And, action!

So no, I’m not planning to start action painting (although*…). I am excited that a new year is underway. Yes I understand the passage of time and human history aren’t impacted by the construct of a calendar that we pastiche on top of our lived experience, and marking the passage of time, as well as reflecting (see my favs from ’22 post if you haven’t) and looking forward can be meaningful. And there you have it- my ongoing interest in the idea that two ideas which seem to contradict can both be true continues.

I do have a couple of new things in the works. In part based on the last, small body of (small) work that I completed (which I found also influenced by the hard edge work I was making 2 decades ago), as well as having a go with shaped canvases or at least containers (most of which have actually been discarded), I’ve found myself moving towards even more graphic painting elements. In particular, there is a small green and pink and purple study I’ve wanted to revisit. The main shift in direction is and will be rooted in my recent reflection on a specific condition of painting- that an implied light source is important (critical?) to understand the illusion in (a) painting, even in the case of an unnatural, fictitious space or place. I like the contradiction/duality of making work also appear to be a source of light, much the same way the stacking of cubes that rely on and deny gravity can be arresting. In addition, there is a pleasing and engaging duality created by having more than one appearance or set of visual characteristics for a painting, given different lighting. Plus, the need to change the lighting to view a work (turning on a black light, or in the case of photo-phosphorescent work, turning off the light) requires participation by an audience which, I think, emphasizes the experiential element of seeing art. Additionally, there is the duality that black-light art is not typically “high art” and gives a gentle entry point for more audiences (I’m totally good with “that’s cool” from the non-art crowd).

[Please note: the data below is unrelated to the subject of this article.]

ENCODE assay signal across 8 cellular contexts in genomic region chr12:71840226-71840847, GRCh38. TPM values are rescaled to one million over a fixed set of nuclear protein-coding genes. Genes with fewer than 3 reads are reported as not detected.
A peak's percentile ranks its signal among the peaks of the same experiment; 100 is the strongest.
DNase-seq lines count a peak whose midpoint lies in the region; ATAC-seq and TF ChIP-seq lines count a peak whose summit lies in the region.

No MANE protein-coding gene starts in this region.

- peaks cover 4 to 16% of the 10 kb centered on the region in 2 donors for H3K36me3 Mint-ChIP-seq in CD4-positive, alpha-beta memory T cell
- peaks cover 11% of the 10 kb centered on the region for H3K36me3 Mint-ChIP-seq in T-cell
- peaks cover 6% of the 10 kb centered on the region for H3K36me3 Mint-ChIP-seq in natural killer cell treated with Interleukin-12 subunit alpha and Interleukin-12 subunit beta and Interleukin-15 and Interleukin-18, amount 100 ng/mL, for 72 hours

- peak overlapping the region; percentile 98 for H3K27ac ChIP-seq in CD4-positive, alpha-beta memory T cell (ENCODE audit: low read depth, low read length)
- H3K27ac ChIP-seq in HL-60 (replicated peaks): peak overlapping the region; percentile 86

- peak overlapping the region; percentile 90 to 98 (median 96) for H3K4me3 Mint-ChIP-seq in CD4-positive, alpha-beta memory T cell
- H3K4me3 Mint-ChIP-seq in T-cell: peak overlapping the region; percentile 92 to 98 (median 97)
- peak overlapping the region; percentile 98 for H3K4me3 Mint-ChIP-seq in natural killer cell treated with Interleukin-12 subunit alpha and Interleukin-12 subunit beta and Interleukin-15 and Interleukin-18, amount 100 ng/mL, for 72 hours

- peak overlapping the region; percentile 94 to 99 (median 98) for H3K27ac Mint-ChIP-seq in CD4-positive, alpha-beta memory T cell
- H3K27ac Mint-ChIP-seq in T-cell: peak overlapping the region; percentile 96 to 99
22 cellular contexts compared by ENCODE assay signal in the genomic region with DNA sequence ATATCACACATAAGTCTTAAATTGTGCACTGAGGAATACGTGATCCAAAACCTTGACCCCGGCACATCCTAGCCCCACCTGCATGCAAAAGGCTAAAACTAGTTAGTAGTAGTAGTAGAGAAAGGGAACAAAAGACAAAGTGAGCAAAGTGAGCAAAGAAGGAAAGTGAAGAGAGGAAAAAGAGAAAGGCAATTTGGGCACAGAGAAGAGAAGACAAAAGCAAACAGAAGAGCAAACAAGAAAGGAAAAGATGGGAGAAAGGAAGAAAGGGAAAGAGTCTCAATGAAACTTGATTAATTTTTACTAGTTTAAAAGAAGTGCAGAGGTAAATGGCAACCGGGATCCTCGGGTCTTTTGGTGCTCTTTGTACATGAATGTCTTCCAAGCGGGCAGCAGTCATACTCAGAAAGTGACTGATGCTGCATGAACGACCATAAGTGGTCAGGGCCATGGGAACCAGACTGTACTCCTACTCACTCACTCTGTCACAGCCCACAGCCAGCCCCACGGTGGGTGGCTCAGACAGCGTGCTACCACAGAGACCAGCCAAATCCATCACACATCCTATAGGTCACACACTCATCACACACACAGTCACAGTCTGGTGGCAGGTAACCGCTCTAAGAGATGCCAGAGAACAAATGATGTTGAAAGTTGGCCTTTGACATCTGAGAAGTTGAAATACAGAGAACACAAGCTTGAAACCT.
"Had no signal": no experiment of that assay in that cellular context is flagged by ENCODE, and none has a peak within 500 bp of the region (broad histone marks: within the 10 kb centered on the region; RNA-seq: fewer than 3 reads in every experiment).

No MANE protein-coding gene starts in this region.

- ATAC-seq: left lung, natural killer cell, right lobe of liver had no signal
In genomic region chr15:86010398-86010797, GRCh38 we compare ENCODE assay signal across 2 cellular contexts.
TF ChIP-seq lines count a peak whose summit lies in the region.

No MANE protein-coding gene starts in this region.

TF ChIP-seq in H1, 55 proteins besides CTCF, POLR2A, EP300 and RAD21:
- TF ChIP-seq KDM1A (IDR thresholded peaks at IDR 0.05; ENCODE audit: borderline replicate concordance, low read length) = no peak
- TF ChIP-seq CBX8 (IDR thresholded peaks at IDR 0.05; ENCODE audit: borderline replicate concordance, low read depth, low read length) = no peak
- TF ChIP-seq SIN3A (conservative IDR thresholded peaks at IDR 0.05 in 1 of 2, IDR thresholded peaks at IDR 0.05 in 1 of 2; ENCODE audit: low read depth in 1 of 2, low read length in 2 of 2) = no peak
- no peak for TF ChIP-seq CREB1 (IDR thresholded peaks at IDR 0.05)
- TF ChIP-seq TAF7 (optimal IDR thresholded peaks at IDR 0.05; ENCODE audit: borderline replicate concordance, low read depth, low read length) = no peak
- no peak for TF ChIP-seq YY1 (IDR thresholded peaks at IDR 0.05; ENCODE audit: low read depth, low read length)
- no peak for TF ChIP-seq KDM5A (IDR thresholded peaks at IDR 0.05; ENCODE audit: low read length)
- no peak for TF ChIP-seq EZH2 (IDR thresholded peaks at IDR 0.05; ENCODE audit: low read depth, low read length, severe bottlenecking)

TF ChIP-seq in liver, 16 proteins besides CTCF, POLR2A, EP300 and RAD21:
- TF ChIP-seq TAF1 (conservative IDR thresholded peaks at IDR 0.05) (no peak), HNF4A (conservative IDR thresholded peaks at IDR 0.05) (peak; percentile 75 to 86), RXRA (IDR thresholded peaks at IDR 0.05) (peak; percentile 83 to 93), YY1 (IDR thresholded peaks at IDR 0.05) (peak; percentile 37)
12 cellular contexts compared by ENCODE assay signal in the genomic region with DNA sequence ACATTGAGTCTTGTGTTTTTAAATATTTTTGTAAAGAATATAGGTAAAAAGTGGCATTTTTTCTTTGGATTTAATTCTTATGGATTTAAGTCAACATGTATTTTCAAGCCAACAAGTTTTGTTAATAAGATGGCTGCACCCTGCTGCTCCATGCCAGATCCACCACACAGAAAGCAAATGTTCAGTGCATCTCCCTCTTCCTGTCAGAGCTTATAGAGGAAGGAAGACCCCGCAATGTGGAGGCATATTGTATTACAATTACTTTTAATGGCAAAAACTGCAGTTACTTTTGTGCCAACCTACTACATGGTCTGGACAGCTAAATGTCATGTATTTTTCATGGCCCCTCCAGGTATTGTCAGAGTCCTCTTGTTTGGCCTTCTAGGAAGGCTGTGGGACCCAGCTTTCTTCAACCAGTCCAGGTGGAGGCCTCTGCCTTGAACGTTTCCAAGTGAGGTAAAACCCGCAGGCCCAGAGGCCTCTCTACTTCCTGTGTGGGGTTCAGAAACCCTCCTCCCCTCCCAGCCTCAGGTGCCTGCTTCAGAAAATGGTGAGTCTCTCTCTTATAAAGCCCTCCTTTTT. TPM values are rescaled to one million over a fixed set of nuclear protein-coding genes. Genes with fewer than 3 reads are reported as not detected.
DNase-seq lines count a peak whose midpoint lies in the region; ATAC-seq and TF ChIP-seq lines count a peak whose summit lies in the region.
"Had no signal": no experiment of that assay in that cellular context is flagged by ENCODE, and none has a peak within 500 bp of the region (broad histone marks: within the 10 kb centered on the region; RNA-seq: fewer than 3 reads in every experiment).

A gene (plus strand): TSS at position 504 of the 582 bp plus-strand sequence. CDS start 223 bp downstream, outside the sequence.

I’ve also started a new, (what I will strive to make a) daily practice of drawing, based on Brian Eno and Peter Schmidt’s Oblique Strategies. The end goal of this part of my practice will be some source material for another body of work that will incorporate black light and fluorescent paint. *Right out of the gate though, it looks like trying to open up by responding to word prompts and also to be more “automatic” in my approach to mark-making is going to lead to some quite divergent forms…

Author: sterlingsart

abstract painter living in Raleigh, NC- follow my blog to help build my mailing list!

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